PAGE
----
It’s Hard to Eat or Sleep in Hospitals, Hopkins Research Says

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When people are hospitalized, they’re in an incredibly vulnerable state from dealing with whatever injury or illness put them there in the first place. And everyone knows that good food and good sleep are crucial components of healing. So why is eating and sleeping so miserable in hospitals?

Recent research out of Johns Hopkins takes a closer look at how hospitals often make dangerous mistakes when approaching patients’ needs for food and sleep. For example, emergency room visitors are often denied food in case they might need surgery later. Lights are kept on at night, making it difficult to sleep. Blood tests and check-ups may happen at random points during the middle of the night, interrupting sleep. Subjecting a sick person to such a regime of sleep and nutritional deprivation is a sure way to make them sicker, the researchers note. To make matters worse, much of the food deprivation is unnecessary, and better hospital policies–say, providing eye masks and soothing music–could make it easier for patients to sleep.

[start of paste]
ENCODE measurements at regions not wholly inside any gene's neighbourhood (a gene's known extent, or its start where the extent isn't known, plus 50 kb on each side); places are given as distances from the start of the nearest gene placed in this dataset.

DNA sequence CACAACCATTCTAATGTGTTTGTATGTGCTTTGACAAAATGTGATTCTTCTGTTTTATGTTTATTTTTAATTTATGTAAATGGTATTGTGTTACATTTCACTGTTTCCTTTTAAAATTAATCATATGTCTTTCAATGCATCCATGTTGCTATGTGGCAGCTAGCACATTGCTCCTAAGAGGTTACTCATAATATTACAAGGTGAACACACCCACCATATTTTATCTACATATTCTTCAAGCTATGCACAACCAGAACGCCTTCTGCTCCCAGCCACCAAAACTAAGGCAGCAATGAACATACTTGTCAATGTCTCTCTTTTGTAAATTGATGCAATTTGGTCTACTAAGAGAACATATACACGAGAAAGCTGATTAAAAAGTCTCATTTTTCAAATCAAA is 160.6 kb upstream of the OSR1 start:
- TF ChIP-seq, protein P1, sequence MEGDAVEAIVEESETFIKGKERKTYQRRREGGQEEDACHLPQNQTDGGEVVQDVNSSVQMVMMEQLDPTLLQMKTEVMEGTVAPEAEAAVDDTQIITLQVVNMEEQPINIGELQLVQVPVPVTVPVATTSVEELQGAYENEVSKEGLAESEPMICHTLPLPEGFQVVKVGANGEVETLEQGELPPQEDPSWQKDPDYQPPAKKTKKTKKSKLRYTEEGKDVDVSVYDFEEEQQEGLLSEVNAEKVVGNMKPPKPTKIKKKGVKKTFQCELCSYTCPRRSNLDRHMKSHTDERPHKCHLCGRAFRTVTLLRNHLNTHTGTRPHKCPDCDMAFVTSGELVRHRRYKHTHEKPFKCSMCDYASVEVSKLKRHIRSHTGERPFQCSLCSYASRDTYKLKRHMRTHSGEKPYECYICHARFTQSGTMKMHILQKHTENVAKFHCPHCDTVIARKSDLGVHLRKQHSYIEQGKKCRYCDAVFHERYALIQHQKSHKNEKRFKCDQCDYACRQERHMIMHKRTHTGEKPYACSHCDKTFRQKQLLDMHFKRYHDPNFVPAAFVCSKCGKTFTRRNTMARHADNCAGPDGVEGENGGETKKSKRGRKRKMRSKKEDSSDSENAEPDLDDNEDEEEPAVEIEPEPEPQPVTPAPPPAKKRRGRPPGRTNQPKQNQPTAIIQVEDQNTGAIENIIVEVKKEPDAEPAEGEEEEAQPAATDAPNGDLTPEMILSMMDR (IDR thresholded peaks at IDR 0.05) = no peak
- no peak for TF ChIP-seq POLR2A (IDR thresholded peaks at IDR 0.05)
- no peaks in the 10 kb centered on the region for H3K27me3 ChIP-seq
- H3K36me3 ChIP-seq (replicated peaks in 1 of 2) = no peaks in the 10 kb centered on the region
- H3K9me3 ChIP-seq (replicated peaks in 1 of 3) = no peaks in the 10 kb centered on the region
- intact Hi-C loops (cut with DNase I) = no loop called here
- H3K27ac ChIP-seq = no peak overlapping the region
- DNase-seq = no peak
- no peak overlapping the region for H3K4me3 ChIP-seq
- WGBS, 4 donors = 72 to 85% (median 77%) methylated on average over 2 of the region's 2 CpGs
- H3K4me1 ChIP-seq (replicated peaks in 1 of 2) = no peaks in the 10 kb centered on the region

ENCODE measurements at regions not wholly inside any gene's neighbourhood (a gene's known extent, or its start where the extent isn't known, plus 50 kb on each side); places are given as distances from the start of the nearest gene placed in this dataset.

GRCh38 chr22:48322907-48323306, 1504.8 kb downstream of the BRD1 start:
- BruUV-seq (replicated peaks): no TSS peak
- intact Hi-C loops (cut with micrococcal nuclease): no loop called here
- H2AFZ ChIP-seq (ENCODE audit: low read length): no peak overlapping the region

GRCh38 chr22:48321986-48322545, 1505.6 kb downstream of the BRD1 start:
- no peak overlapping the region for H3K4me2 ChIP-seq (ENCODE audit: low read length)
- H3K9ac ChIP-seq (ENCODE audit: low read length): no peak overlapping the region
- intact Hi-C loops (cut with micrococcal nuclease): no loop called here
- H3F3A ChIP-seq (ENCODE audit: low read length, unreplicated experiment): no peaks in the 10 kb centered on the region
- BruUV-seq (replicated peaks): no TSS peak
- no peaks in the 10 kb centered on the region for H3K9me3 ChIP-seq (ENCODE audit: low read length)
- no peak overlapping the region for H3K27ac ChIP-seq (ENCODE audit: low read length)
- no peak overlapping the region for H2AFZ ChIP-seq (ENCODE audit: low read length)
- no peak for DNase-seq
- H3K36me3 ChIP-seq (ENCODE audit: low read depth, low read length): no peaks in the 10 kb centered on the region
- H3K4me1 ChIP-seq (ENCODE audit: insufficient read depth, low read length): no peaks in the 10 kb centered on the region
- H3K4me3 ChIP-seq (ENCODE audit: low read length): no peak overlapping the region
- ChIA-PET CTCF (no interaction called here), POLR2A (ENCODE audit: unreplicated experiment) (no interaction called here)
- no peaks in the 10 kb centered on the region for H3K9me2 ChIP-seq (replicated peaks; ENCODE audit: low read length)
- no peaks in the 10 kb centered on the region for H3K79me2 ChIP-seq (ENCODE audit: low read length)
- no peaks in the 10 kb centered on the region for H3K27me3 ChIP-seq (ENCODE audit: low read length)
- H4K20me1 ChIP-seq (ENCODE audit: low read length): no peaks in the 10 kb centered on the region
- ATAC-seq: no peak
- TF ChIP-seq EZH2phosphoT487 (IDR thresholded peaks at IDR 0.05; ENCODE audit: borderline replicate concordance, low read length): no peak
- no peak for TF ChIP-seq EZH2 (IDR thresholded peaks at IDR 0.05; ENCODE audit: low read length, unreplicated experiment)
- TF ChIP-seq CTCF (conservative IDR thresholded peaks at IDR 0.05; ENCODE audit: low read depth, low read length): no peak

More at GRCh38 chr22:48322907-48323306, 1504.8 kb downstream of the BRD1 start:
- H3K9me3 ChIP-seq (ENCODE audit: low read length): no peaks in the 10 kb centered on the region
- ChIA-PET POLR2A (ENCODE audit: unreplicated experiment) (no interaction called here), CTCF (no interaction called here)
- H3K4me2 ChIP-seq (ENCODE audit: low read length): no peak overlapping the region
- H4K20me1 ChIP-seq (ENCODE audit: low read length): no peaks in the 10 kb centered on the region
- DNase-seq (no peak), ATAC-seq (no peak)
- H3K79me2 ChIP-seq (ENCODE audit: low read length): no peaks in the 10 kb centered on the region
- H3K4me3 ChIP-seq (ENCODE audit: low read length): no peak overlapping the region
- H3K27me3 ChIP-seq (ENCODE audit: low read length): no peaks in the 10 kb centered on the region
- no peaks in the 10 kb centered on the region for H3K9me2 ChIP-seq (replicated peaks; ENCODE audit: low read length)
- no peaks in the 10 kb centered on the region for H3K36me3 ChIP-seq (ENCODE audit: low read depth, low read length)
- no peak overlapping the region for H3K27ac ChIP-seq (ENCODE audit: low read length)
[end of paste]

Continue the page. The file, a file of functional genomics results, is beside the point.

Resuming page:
And so instead of being a place of healing, hospitals become a place where people get worse. “Subject sick or elderly individuals to those same conditions and each next medical intervention becomes more dangerous as their illness takes a turn for the worse,” Hopkins surgeon Martin Makary, an expert on patient safety, says. “We should view hospitals as healing environments rather than isolated clinical spaces and design patient care accordingly.”



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